Meridian Energy has been confirmed as the next state-owned energy company to be partially floated on the stock exchange later this year.
Government also announced in today's Budget that $1.5 billion from the asset sales programme would be channelled into hospitals, schools, Kiwirail, and irrigation over the next year.
Meridian was the second of three energy companies to be floated, with the Mighty River Power share offer earning $1.7 billion last week and 113,000 investors buying shares.
State-Owned Enterprises Minister Tony Ryall said Meridian would benefit from the same listing process, with New Zealanders getting another chance to invest in a large New Zealand company.
He has instructed Treasury to ready Meridian for a share offer of up to 49 per cent of the company in the second half of the year, depending on market conditions.
"A key first step in the offer process is for the half-year financial results of Meridian to be independently audited, and this will commence as soon as the results are confirmed after 30 June," Ryall said.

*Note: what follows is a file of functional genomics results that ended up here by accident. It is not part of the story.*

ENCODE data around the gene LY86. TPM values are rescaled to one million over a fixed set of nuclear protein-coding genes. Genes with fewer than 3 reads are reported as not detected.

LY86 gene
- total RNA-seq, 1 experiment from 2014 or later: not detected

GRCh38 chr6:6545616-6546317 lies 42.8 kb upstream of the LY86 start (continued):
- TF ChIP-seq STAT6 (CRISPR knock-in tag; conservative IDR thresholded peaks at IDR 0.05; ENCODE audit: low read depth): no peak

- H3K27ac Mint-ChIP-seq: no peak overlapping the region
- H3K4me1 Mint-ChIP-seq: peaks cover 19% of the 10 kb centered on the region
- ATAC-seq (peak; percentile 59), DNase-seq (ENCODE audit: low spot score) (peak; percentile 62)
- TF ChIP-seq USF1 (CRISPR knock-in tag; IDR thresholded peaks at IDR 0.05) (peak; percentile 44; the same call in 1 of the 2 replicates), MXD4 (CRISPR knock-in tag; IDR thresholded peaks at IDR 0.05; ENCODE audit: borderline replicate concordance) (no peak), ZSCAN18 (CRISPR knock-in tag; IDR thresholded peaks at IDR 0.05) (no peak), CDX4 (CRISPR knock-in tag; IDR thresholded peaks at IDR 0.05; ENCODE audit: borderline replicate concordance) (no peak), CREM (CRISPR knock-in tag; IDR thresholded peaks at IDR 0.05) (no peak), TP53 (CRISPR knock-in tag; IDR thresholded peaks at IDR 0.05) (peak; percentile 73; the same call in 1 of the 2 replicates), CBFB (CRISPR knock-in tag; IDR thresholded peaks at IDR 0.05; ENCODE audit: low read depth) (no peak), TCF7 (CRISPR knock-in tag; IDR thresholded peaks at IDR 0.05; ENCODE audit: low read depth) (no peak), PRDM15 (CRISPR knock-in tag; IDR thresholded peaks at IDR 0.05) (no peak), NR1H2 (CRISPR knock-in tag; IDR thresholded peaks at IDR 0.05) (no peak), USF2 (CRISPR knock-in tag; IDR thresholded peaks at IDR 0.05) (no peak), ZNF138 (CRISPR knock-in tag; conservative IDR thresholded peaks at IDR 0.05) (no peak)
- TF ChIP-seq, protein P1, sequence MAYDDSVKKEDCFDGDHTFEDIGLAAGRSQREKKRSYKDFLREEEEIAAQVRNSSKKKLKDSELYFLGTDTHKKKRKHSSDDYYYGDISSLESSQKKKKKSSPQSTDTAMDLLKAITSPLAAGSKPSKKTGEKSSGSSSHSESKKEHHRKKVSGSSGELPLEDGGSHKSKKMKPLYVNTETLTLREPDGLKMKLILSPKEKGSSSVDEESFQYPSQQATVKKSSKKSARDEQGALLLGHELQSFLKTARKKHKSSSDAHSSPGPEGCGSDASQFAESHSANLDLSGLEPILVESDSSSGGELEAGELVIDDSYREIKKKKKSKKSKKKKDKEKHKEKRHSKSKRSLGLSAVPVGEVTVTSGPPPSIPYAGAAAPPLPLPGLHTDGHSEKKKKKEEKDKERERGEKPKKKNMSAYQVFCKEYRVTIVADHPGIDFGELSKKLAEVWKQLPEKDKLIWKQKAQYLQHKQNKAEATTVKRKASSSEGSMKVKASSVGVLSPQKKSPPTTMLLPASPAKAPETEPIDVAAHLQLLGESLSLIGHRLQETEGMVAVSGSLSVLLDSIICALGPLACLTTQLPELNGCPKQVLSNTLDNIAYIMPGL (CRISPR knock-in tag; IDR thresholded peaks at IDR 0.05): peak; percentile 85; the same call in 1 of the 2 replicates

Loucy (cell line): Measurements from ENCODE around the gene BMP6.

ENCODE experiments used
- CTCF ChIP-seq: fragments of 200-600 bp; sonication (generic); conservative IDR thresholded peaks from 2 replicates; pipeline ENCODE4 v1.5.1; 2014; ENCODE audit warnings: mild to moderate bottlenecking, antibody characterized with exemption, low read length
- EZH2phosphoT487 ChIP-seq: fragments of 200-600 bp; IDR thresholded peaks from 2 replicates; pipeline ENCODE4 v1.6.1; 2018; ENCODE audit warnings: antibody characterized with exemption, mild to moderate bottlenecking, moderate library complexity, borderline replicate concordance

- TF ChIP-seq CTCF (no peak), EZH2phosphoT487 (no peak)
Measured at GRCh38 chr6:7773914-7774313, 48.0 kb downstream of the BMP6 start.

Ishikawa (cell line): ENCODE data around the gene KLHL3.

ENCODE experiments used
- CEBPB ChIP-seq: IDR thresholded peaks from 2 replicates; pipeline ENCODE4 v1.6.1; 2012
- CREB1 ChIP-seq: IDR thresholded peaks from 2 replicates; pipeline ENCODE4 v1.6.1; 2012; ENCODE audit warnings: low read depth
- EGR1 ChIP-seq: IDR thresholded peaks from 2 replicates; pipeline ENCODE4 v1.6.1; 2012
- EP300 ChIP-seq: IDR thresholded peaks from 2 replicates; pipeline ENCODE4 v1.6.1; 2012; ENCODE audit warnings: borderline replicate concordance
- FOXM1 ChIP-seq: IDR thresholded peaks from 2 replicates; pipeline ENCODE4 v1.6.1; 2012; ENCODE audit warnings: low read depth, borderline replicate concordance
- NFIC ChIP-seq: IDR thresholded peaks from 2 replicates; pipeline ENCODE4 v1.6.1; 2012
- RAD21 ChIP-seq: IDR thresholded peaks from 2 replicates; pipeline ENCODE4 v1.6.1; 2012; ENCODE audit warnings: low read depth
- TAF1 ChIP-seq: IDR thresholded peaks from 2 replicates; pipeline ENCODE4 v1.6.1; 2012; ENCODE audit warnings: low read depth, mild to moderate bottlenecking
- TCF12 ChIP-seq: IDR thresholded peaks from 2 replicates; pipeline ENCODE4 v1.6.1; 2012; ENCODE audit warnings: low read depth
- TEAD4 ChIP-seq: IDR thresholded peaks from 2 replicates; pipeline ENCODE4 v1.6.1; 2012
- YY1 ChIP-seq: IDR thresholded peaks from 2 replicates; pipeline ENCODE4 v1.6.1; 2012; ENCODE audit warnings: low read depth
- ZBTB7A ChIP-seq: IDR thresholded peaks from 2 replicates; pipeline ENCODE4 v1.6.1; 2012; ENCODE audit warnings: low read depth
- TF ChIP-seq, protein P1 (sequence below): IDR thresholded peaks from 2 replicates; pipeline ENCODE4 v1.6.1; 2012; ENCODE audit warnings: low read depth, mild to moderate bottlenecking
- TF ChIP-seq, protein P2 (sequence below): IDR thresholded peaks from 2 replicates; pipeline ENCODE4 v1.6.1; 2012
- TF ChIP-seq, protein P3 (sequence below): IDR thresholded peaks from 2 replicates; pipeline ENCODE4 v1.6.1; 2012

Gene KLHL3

Ryall also confirmed that $1.5 billion would be allocated from the Future Investment Fund, which holds the asset sales earnings. This followed the allocation of $569 million from the fund in last year's Budget.
Around $420 million would go to the redevelopment of Christchurch and Burwood hospitals.
The fund would also allocate $50 million for increasing technological capability in schools.
Kiwirail's Turnaround Plan would get $94 million from the fund, and another $80 million would be injected into irrigation projects.
The partial float of the three energy companies was expected to generate $5 billion to $7 billion.
Finance Minister Bill English said he still expected this goal to be achieved despite the collapse of mining company Solid Energy, because the figure took into account a number of actors including changes in the companies' values.
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